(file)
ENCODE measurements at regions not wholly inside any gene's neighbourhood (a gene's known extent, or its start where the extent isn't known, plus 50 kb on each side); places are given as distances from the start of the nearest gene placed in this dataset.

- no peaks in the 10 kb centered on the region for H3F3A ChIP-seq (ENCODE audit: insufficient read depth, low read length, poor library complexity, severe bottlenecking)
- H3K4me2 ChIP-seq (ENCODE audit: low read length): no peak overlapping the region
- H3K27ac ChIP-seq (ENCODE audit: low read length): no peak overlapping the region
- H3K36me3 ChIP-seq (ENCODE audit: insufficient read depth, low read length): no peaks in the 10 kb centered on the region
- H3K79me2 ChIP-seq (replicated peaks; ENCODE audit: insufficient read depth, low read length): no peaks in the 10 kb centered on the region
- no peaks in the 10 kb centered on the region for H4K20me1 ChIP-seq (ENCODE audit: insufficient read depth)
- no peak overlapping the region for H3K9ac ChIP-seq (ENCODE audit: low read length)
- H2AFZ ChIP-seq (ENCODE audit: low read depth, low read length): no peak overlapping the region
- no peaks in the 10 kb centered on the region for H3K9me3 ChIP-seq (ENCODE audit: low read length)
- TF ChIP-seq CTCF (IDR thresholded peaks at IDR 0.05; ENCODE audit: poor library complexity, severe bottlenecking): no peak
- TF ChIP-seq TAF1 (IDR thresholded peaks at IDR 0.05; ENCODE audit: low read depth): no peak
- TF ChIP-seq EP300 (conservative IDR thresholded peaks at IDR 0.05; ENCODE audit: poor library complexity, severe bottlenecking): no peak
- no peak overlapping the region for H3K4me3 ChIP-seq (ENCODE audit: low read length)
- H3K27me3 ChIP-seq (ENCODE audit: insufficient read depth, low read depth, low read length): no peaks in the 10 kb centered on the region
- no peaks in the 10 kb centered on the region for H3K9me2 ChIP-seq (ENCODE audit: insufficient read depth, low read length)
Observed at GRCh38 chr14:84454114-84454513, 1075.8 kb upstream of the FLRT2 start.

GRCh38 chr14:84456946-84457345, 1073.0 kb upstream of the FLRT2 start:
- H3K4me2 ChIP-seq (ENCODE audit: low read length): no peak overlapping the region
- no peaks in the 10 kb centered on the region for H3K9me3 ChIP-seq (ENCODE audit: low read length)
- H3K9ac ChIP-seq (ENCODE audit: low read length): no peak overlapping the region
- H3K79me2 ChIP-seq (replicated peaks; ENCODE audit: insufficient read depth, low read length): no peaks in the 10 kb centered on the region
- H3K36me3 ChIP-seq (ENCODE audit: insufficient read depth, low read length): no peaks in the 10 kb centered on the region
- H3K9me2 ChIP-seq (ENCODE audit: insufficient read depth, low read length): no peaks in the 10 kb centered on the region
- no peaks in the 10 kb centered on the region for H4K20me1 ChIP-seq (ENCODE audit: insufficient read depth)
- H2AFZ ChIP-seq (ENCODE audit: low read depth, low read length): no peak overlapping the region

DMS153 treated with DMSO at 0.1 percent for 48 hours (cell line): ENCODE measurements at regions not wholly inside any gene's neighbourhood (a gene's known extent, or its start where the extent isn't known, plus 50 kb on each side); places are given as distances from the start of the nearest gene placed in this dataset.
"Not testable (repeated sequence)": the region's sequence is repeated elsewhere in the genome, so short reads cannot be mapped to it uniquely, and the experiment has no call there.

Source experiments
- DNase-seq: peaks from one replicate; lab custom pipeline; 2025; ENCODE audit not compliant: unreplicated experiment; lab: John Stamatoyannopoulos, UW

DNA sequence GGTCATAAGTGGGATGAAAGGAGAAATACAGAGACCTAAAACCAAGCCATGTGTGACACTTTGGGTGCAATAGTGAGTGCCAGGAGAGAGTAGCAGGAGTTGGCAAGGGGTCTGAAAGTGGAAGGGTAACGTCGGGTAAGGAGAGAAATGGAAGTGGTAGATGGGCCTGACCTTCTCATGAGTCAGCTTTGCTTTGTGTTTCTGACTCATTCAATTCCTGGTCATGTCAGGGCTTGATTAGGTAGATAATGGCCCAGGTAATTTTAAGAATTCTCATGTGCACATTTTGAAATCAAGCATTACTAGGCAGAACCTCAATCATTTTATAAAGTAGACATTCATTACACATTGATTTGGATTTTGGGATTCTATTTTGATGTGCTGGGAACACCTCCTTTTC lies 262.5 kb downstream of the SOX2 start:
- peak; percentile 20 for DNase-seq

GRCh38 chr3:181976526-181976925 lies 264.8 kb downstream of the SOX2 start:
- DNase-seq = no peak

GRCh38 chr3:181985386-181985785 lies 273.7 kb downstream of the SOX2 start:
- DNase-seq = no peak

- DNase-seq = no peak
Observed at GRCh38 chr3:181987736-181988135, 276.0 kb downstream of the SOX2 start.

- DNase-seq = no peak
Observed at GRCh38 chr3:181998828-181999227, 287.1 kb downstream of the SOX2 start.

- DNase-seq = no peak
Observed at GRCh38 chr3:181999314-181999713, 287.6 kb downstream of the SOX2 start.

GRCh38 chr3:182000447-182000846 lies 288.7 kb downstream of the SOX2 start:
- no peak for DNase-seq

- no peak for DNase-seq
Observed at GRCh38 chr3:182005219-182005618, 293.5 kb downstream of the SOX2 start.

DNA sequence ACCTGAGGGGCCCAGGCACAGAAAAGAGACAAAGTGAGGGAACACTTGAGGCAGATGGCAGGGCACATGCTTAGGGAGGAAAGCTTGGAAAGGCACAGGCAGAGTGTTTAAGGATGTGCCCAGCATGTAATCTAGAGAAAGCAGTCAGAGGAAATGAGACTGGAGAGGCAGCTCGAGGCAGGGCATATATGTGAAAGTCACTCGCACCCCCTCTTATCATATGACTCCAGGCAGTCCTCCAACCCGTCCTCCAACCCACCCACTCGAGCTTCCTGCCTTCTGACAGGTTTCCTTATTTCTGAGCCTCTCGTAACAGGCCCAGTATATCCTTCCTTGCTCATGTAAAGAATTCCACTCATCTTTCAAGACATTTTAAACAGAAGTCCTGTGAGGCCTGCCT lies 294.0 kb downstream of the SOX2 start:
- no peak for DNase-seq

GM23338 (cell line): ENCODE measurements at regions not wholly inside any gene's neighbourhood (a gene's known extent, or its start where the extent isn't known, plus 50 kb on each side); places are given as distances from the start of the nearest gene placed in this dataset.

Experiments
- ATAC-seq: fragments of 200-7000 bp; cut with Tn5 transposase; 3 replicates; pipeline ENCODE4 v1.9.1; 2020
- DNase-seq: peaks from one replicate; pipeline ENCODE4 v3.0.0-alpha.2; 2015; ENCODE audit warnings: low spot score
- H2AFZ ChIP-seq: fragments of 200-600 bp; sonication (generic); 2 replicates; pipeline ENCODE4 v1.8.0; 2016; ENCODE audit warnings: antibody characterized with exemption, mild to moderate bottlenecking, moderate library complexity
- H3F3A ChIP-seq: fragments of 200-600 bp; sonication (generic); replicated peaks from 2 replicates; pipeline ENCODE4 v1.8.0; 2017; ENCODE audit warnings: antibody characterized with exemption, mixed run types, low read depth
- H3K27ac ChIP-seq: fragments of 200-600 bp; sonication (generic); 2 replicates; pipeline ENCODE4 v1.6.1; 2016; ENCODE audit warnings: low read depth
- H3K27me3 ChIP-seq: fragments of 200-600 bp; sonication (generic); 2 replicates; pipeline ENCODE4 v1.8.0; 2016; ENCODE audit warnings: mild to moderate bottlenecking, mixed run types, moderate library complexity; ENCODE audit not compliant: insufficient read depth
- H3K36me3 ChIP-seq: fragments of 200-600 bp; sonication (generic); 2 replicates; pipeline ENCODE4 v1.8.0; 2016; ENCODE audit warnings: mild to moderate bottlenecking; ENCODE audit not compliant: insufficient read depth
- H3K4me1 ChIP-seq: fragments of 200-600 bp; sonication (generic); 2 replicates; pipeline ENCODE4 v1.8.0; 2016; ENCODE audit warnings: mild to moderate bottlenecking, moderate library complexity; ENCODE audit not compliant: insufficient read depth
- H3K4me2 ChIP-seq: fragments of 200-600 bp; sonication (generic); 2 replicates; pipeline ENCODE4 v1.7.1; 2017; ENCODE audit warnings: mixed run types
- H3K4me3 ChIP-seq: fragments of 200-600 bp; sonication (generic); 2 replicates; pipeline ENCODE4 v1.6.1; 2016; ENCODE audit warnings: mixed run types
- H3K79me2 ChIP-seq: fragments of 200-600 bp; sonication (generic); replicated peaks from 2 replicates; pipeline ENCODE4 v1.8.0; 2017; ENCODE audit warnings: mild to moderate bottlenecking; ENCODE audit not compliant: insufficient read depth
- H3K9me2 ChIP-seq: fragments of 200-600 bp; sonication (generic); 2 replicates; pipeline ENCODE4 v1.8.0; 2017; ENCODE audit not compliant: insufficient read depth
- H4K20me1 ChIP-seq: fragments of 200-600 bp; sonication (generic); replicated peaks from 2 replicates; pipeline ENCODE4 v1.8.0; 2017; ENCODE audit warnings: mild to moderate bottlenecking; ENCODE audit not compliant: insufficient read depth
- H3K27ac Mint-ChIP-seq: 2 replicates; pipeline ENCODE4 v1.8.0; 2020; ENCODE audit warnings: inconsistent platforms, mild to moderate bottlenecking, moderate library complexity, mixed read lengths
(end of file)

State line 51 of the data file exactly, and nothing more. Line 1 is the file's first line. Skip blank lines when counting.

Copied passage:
- ATAC-seq: fragments of 200-7000 bp; cut with Tn5 transposase; 3 replicates; pipeline ENCODE4 v1.9.1; 2020